This came when the workers were still recovering from the half salary regime imposed on them by the Rauf Aregbesola administration as a means of cutting down government expenditures.

The Aregbesola administration also embargoed recruitment and staff promotion.

This did not go down well with the workers who embarked on constant industrial actions to demand their entitlements.

However, the workers also clashed with the Oyetola administration over its alleged failure to monetise promotions despite lifting the embargo on promotions and salary increment.

Officers of Permanent Secretary status were designated as Coordinating Directors to avoid paying the salaries and entitlements of such an office holder.

The current administration of Ademola Adeleke in March, 2023 commenced the payment of backlog of salaries arising from the half salary regime of Rauf Aregbesola and also promised to effect the pay rise of workers occasioned by their promotions.


The implementation of the new minimum wage started in January 2020, DAILY POST gathered.

Chairman, Nigeria Labour Congress (NLC) Oyo State chapter, Comrade Kayode Martins disclosed that the state is paying N30,050.00 minimum wage.

Martins said, “The minimum wage is N30,050.00. They set up a committee in July 2019 and they started the implementation in January 2020. It is across board”.


Rivers State workers are yet to enjoy the full implementation of the N30,000 minimum wage.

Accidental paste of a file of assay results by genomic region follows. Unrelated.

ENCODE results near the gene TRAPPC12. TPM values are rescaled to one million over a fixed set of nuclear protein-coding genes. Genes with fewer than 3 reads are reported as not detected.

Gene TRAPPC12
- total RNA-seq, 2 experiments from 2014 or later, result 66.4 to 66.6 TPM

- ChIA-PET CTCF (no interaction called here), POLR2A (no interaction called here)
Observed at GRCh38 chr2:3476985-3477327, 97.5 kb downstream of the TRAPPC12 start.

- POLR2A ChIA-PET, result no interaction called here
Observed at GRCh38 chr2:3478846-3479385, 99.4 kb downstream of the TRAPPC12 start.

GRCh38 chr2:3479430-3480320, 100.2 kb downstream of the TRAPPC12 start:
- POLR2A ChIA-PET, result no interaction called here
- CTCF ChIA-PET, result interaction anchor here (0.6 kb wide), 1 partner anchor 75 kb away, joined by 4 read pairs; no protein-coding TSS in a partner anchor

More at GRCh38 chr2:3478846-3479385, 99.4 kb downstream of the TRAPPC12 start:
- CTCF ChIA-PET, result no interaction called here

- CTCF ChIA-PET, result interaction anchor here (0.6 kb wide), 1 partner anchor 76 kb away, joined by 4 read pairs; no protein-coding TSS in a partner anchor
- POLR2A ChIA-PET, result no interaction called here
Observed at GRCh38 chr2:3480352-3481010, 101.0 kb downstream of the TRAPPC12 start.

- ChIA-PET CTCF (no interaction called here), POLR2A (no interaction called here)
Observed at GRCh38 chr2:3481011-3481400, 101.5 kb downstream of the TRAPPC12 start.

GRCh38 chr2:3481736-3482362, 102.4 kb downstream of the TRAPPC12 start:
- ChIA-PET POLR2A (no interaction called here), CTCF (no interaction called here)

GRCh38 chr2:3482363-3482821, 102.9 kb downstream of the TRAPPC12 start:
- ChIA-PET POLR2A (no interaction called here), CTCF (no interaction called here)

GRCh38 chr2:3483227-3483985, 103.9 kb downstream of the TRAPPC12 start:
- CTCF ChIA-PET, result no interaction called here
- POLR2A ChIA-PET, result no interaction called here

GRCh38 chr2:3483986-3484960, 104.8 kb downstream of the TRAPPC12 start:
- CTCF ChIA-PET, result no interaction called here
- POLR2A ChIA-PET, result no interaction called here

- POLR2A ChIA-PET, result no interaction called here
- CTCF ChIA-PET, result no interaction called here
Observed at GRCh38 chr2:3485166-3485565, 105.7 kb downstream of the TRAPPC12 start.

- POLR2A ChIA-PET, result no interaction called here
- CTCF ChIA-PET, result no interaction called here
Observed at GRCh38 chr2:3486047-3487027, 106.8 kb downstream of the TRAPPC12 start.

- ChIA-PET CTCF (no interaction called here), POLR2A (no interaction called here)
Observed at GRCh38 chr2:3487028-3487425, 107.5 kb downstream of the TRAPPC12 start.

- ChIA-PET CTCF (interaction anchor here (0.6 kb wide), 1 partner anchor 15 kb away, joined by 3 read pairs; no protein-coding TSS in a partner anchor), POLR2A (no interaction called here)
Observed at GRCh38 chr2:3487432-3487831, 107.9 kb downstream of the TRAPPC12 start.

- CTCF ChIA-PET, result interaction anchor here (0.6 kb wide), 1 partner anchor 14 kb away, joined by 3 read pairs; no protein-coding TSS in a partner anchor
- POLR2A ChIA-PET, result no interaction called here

The workers and the state Government led by Governor Nyesom Wike are singing discordant tunes over its level of implementation.

A civil servant told DAILY POST that: “They added something to the salary in the name of minimum wage, but it’s not up to the minimum wage.”

The immediate past chairman of the Nigeria Labour Congress in Rivers State, Comrade Beatrice Itubo had on several occasions called out the state Governor for refusing to implement the minimum wage.

Chairman of Civil Service Union in the state, Chukwuka Osummah in an interview with DAILY POST said they were no longer making moves for the implementation until a new administration comes in.

“He’s already leaving office. Before this time, we have been presenting issues to him, even when the former chairperson of the NLC was in charge.

“Issues were discussed but nothing seems to be working.

“As a union, we don’t intend to take any action until the new administration comes in, because we know that the incoming Governor is a civil servant, he knows our problem”, he said.